Other factors that might be considered include tax-efficient trusts and new opportunities created by the 100 per cent exemption of wealth tax in Spain since the start of 2008. However, it is important to note that wealth tax has not been abolished; the Spanish government could recommence these charges simply by reducing or eliminating the new exemption.
By Ian Cowie

QROPS Advice: Advice for expats

British expats abroad can now get more control over their pensions plans, thanks to new rules that remove many restrictions for people who retire overseas.

They can pay lower tax on income drawn from a relatively new form of pension, avoid being forced to invest capital in an annuity which dies with the purchaser and pass their wealth to friends and family free of tax on death.

Needless to say, these important new opportunities are subject to extensive legislation, which will be discussed in detail later. However, the important point for now is that a Qualifying Recognised Overseas Pension Scheme (QROPS) can enable savers to enjoy the best of both worlds.

Portugal You can receive valuable tax reliefs while working and saving toward retirement in the United Kingdom, without needing to pay higher taxes when you draw benefits or submit to UK restrictions on how you invest and spend the fund.

What is a Qualifying Recognised Overseas Pension Scheme (QROPS)?

As its name suggests, this is a form of pension based outside the UK which is recognised by the British authorities as being eligible to receive transfers from registered UK pension funds. Reputable advisers will only recommend transfers to countries which provide consumer protection equivalent or greater than the safeguards in the UK.

People who are living inside or outside the UK can transfer their deferred company and personal pensions to a QROPS. Any pension can be transferred as long as an annuity has not been purchased or, if it’s a final salary scheme, that the pension has not commenced.

Better still, where the pensioner has not been resident in the UK for five complete and consecutive fiscal years – and the tax rules determining residence will be examined in detail later in this guide – HMRC restrictions on how income and capital are spent no longer apply.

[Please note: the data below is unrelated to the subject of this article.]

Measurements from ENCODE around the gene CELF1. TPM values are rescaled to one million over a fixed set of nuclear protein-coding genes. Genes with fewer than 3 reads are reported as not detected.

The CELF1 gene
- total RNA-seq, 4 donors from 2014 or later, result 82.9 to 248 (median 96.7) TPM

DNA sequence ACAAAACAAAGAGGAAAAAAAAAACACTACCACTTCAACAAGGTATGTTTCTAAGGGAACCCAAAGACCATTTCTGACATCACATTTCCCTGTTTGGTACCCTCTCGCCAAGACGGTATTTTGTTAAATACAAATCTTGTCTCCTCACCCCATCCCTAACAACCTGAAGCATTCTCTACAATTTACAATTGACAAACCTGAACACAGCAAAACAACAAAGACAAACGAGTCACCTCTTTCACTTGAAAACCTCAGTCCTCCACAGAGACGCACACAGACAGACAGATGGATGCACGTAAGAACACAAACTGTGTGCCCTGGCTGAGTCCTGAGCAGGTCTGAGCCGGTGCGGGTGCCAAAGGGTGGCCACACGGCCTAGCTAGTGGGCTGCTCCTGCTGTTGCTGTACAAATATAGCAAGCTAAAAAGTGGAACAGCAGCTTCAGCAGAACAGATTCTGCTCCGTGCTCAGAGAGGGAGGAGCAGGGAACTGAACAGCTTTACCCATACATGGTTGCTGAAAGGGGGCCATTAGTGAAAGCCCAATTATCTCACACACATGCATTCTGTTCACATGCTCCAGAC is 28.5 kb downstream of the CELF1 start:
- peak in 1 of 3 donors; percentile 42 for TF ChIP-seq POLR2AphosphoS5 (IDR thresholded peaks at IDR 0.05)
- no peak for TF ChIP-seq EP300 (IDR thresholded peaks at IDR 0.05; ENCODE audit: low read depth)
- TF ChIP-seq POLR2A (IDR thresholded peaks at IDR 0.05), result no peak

For example, as set out in Clause 2 Schedule 34 of the Finance Act 2004, there is no need to report what HMRC would regard as “unauthorised payments” and tax of up to 82 per cent that might be levied on such payments in the UK can be avoided. However, it is important to understand this does not mean trust busting is acceptable.

Who might benefit from considering a QROPS?

Anyone considering retiring overseas and becoming resident in a foreign jurisdiction or country for five years or more. The amount of tax you pay on income and capital received from your QROPS will be determined by the taxation of the country in which it is based and you are resident.

These laws or fiscal statutes vary from country to country but many are more favourable to pensioners than those in the UK.

For example, pensioners resident in Cyprus can opt to pay a fixed flat rate of five per cent tax on all income above a small tax-free band or personal allowance; alternatively, they can choose to receive a higher personal allowance and pay higher rates of income tax on any income in excess of the allowance.

The best option for you will depend on your personal circumstances and it makes sense to take professional advice which can take account of your individual needs and objectives.

British pensions that can be transferred to a QROPS include former employers’ occupational schemes (but not final salary or defined benefit schemes already in payment); Superannuation Schemes; Executive Pension Schemes; Self Invested Personal Pension Schemes (SIPPSs); Small Self Administered Schemes (SSASs); Section 226 Personal Pension Schemes; Section 32 Pension Transfers and Personal Pensions.

You cannot transfer British Government or State pensions to a QROPS.

Do I need to leave the UK forever to benefit from QROPS?

No. Rising numbers of people who decide to retire overseas – perhaps to enjoy better weather and a lower cost of living – can take advantage of a QROPS. You can continue to visit friends and family or return to Britain for any reason, provided you remain a non tax resident of the UK. So, you could return to the UK whenever you wish but the maximum length of time you can spend in Britain will be limited before UK taxes apply.

For example, you must beware of the six-month rule and the three-month average rule to avoid becoming resident in the UK again for tax purposes and losing the advantages of QROPS.

If you are present in the UK for 183 days or more in any tax year – which starts on April 6 and ends on April 5 – or you are present in the UK for an average of 91 days or more per annum, measured over up to four years, then you may become resident in the UK for tax purposes.